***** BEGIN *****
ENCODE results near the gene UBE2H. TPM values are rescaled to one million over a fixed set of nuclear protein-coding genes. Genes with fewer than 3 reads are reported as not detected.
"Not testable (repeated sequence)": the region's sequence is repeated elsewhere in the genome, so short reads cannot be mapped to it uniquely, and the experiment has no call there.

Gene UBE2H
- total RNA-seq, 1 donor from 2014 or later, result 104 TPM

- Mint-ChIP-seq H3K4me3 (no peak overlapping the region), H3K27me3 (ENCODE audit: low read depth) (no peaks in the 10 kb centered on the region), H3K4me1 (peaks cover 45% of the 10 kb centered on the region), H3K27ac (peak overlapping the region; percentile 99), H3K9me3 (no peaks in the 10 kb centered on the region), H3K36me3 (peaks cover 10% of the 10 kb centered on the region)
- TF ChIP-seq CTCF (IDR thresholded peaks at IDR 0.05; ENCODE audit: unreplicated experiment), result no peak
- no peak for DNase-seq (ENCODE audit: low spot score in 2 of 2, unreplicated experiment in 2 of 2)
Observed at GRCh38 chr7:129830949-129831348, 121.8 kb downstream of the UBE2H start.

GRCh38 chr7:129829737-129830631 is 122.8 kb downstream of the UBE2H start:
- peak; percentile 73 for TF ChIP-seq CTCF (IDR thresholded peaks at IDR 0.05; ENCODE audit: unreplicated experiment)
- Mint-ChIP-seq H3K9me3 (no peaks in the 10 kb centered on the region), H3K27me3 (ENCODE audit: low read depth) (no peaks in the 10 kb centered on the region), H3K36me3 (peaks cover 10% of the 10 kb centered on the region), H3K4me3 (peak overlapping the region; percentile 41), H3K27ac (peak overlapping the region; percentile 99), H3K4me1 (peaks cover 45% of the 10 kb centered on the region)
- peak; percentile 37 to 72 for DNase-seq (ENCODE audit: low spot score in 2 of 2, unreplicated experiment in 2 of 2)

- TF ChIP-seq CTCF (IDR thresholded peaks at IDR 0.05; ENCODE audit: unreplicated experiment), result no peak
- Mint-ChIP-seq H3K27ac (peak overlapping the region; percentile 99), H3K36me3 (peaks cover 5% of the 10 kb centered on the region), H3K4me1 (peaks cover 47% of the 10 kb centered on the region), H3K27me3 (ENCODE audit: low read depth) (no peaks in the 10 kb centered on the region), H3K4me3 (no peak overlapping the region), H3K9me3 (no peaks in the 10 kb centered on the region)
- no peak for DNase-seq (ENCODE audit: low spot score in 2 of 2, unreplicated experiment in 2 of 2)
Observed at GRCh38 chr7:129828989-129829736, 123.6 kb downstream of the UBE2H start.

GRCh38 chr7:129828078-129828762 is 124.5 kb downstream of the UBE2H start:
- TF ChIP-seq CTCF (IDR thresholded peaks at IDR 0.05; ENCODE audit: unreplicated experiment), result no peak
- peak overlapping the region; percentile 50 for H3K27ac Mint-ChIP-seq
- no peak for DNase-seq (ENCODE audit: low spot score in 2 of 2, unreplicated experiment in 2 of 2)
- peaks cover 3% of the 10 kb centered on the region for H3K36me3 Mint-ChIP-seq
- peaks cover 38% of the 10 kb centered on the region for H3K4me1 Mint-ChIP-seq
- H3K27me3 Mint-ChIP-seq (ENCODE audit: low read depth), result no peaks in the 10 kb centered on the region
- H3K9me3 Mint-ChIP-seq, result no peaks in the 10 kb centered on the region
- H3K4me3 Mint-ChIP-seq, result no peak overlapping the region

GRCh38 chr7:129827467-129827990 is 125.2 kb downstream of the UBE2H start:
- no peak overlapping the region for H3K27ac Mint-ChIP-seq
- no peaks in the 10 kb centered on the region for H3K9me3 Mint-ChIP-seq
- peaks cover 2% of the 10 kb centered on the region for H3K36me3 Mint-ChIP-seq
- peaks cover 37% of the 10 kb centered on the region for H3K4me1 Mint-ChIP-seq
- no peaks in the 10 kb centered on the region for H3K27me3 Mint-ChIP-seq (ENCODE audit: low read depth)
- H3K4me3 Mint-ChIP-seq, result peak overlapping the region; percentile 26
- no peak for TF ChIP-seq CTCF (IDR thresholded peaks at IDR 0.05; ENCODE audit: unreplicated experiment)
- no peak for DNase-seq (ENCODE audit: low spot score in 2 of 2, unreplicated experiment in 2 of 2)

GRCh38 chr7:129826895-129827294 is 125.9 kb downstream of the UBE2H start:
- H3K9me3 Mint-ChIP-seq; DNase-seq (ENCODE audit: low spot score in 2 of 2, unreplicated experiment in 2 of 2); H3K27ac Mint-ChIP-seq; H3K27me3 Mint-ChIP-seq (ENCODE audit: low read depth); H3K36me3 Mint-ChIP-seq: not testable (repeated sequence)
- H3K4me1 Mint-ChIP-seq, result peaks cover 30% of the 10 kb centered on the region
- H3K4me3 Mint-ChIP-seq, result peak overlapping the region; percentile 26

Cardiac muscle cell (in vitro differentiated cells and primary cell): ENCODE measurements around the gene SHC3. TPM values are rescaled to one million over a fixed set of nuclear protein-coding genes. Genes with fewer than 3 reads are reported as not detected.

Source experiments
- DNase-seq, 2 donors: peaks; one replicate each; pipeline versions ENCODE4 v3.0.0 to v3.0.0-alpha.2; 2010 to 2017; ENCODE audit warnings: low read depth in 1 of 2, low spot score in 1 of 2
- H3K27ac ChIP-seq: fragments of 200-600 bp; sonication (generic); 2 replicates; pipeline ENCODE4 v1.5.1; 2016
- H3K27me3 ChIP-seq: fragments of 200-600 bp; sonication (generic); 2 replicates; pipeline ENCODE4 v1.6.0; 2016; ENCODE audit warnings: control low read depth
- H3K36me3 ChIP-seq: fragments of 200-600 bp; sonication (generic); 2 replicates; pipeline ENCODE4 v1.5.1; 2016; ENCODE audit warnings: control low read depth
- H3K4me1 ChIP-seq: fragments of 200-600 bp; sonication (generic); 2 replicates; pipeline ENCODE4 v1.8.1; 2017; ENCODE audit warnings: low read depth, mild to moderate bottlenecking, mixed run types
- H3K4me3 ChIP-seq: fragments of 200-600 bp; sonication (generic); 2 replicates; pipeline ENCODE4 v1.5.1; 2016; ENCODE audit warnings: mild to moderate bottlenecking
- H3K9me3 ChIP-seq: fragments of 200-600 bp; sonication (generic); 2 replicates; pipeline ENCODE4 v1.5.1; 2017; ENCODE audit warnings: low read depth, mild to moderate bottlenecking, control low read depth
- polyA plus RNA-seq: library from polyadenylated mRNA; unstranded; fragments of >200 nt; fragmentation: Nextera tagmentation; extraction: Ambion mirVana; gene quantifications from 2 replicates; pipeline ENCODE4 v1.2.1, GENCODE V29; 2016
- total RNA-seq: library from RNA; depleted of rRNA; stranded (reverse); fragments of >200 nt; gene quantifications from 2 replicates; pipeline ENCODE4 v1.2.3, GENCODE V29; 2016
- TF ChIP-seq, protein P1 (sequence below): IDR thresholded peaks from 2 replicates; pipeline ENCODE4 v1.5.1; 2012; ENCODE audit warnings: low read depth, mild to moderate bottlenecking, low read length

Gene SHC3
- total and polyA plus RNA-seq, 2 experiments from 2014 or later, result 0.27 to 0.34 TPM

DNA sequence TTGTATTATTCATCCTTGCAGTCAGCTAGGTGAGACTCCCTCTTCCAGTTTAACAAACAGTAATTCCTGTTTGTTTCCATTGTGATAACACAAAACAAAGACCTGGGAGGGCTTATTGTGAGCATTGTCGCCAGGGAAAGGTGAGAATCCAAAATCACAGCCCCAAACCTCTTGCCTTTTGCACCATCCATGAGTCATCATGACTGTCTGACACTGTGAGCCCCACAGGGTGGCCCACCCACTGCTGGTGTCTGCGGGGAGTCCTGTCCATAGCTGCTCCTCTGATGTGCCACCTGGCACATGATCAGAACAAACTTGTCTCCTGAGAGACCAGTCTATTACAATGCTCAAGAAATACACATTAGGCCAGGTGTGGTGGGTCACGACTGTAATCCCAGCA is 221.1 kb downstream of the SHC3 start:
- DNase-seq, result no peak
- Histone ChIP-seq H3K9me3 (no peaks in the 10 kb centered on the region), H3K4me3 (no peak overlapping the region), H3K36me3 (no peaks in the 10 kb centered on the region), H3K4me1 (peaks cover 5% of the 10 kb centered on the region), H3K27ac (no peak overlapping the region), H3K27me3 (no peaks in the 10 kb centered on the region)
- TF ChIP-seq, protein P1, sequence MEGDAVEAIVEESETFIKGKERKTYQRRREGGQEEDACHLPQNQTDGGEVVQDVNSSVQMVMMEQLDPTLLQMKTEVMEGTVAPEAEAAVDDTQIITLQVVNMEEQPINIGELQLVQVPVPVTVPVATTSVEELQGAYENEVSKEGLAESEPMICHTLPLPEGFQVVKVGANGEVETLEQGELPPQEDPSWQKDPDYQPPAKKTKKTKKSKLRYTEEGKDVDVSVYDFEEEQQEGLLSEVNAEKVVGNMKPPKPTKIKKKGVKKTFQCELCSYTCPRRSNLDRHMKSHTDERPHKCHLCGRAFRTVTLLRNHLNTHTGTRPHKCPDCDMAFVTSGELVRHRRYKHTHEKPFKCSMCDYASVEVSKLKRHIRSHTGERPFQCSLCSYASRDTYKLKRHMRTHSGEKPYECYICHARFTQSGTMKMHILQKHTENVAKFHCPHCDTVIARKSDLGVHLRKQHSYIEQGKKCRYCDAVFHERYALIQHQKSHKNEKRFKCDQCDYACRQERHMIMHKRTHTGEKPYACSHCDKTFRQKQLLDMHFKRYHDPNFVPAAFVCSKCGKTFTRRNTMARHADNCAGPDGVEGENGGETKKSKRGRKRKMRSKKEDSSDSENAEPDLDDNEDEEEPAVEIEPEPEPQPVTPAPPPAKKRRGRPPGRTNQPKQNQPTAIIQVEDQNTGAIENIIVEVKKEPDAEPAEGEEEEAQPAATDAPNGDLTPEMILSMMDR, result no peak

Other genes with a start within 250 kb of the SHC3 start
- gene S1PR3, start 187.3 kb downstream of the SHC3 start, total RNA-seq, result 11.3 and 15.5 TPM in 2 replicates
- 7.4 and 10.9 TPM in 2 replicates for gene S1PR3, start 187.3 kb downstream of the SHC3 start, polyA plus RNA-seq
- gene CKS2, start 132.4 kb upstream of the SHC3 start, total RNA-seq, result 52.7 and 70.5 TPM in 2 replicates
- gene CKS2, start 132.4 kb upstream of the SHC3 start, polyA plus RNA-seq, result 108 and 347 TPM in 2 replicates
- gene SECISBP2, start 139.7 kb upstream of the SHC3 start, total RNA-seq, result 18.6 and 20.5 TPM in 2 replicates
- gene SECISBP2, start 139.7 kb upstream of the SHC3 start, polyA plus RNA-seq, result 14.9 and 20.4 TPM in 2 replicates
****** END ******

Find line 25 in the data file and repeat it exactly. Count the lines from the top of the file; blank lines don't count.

- H3K4me3 Mint-ChIP-seq, result no peak overlapping the region